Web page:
For the past two years, the Republican-dominated Florida House has turned away federal funds intended to expand healthcare coverage to nearly a million uninsured Floridians.
But there is a growing list of reasons why 2015 may be different.
Chief among them: increased pressure from businesses, which could soon face fines for failing to provide healthcare coverage to employees.
Since December, two influential business groups — Associated Industries of Florida and the Florida Chamber of Commerce — have issued policy papers urging lawmakers to accept the federal dollars to expand Medicaid. Both advocate for a Florida-specific plan that would require a waiver from the federal government.
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House Speaker Steve Crisafulli, R-Merritt Island, won’t say outright if he supports either proposal. But he said last week that “many of the policies they are advocating for are policies that the House has passed, or worked on over the years.”
Consumer advocacy groups like Florida CHAIN are encouraged.
“There are more hospitals, businesses and community leaders standing up and saying we can’t afford to wait any longer,” advocacy director Athena Smith Ford said. “We feel really good about our chances for success in 2015.”
Medicaid expansion was one of the biggest battles of the 2013 legislative session. The Senate passed a plan that would have allowed Florida to accept the federal money and create a state-run private insurance exchange. But the House insisted on an alternative plan that would have created a smaller, state-funded program. The two chambers failed to reach consensus.
Neither took up the fight in 2014, an election year.
This year is different. Most state lawmakers aren’t facing reelection. And other issues have been bubbling up.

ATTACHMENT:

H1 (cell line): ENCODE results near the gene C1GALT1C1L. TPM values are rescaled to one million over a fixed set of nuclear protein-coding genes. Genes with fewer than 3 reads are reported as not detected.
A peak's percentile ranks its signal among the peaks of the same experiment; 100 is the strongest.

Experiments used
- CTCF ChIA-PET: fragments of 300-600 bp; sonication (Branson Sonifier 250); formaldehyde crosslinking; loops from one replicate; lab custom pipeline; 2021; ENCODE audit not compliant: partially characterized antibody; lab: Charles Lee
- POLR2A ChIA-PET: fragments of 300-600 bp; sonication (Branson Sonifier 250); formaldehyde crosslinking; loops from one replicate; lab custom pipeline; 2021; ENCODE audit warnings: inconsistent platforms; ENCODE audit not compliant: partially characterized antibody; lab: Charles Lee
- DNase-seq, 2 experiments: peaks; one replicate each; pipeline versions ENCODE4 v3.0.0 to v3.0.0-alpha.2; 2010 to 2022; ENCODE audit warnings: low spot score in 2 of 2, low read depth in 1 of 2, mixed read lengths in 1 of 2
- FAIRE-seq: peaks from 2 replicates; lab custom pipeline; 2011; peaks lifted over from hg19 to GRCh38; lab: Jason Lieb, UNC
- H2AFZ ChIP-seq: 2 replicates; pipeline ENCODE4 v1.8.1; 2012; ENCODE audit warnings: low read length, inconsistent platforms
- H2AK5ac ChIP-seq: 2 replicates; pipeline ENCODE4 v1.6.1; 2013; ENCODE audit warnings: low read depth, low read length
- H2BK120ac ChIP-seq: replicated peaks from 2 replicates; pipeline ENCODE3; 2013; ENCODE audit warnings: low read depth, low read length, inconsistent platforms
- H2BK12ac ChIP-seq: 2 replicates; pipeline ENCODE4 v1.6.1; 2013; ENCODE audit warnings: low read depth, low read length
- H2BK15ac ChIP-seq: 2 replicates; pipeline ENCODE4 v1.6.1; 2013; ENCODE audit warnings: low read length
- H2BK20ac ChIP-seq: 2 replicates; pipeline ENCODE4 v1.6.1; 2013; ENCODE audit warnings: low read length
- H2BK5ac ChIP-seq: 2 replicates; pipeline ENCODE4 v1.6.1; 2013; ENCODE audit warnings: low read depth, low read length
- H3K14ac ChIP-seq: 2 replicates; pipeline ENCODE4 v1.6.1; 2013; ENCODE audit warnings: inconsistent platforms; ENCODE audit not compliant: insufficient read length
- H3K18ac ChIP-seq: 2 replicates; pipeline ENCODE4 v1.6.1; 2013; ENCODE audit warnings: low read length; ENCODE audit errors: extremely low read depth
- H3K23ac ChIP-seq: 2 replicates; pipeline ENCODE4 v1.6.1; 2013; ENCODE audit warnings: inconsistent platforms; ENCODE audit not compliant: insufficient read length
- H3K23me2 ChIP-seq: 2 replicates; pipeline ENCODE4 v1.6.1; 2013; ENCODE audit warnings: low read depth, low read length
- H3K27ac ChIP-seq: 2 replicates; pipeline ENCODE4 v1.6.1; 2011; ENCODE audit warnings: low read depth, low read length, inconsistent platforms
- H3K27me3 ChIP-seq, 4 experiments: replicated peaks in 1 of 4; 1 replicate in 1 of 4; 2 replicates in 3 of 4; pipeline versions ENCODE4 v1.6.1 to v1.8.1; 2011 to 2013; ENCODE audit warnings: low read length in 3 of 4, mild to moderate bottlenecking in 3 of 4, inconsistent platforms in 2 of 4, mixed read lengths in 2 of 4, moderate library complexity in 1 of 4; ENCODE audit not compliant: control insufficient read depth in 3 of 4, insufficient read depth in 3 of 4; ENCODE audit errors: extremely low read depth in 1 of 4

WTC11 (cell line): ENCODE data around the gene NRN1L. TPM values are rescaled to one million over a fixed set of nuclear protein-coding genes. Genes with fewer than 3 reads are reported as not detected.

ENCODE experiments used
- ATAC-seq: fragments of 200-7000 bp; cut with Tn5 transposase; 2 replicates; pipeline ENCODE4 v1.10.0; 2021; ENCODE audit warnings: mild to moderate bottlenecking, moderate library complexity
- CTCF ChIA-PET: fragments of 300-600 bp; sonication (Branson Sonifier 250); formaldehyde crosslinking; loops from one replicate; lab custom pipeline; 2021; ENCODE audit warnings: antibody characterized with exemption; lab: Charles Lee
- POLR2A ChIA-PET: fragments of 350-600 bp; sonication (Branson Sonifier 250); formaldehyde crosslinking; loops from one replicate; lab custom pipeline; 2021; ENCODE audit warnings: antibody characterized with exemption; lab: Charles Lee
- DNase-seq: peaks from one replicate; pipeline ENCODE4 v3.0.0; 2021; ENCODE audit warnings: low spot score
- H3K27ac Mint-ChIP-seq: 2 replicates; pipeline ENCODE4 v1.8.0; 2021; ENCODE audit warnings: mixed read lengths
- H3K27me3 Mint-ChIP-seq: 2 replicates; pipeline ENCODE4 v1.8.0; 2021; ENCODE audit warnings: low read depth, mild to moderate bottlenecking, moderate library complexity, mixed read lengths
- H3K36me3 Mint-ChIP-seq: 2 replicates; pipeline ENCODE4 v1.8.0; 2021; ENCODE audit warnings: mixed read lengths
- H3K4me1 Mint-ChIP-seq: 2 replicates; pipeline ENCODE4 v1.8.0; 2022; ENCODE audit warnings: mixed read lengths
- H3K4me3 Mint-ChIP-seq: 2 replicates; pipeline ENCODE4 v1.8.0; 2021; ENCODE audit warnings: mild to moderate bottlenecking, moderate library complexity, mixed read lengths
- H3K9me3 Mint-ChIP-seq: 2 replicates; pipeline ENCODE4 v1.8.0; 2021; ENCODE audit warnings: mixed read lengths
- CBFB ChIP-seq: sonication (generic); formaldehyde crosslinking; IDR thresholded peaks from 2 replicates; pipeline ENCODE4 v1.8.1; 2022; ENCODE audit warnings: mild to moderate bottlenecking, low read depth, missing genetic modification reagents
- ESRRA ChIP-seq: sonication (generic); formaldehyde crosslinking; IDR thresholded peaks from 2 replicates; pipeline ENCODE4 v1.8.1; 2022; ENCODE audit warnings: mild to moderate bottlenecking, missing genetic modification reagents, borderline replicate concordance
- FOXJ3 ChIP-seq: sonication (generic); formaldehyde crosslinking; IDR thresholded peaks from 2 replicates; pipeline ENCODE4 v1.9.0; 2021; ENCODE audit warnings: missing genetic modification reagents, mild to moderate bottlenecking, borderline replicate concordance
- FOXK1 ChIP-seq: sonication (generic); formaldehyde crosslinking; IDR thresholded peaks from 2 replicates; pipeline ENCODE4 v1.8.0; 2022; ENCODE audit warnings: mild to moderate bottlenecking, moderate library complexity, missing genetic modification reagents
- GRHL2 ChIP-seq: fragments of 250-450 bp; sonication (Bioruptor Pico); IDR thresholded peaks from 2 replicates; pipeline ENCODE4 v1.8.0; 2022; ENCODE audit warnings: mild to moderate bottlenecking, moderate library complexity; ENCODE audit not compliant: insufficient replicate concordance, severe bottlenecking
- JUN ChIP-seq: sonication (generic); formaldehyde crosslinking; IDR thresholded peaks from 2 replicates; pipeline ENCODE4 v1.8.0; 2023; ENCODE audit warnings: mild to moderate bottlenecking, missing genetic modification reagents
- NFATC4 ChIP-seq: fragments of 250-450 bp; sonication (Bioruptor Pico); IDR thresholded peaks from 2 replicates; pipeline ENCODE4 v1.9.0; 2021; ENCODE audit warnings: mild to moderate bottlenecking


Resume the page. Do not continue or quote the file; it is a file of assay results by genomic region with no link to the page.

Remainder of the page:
Last month, a federal judge in Miami ruled that state lawmakers had been setting the Medicaid budget at an artificially low level, discouraging pediatricians from providing services to needy children and effectively reducing their access to care.
In addition, a healthcare consultant commissioned by the state reported on Thursday that Florida hospitals could lose about $1.3 billion in federal funds to help hospitals treat poor and uninsured patients — raising the possibility that Florida legislators would have to raise taxes or dip into general revenues to replace those dollars. Among the biggest potential losers: Jackson Memorial Hospital.
Come June 30, Florida will no longer be able to rely on a special pot of supplemental funds known as the Low Income Pool (LIP). That program is due to end under an agreement with the Centers for Medicare and Medicaid Services, a federal regulatory agency.
Florida’s healthcare budget will face a significant strain, said Senate Healthcare Appropriations Subcommittee Chairman René García, R-Hialeah.
“If LIP goes away, that’s a significant amount of money,” García said. “We are going to have to figure out a way to cover that gap. The best way will be with some kind of plan that allows us to access the federal dollars.”
Florida won’t be the only state having the discussion.
Debra Miller, health policy director for the Council of State Governments, said all 23 states that have not expanded Medicaid are facing new pressures. She expects some to design unique programs like those that have been approved in Arkansas, Iowa, Michigan and Pennsylvania.
Both the Florida Chamber of Commerce and the coalition including Associated Industries of Florida want a Florida-specific plan. The AIF proposal calls for Florida to invest the money into a state-run private exchange. All beneficiaries would be required to pay premiums, but the premiums would go into savings accounts that could be spent on healthcare and education costs.
One recommendation from AIF — a requirement that all beneficiaries work or seek employment — could have trouble winning approval from the federal government. Federal health officials rejected a similar proposal from Utah.
Medicaid critics remain skeptical.
Chris Hudson, the Florida state director for the conservative advocacy group Americans for Prosperity, said the plan being offered by AIF is “no different than traditional Medicaid expansion.”
“It has a new title and new supporters, but it hasn’t fundamentally changed,” he said. “It is something we are mindful of and will be watching very closely.”
Hudson has access to powerful House leaders. His father is state Rep. Matt Hudson, a Naples Republican who chairs the House Health Care Appropriations Subcommittee.
Contact Kathleen McGrory at kmcgrory@MiamiHerald.com.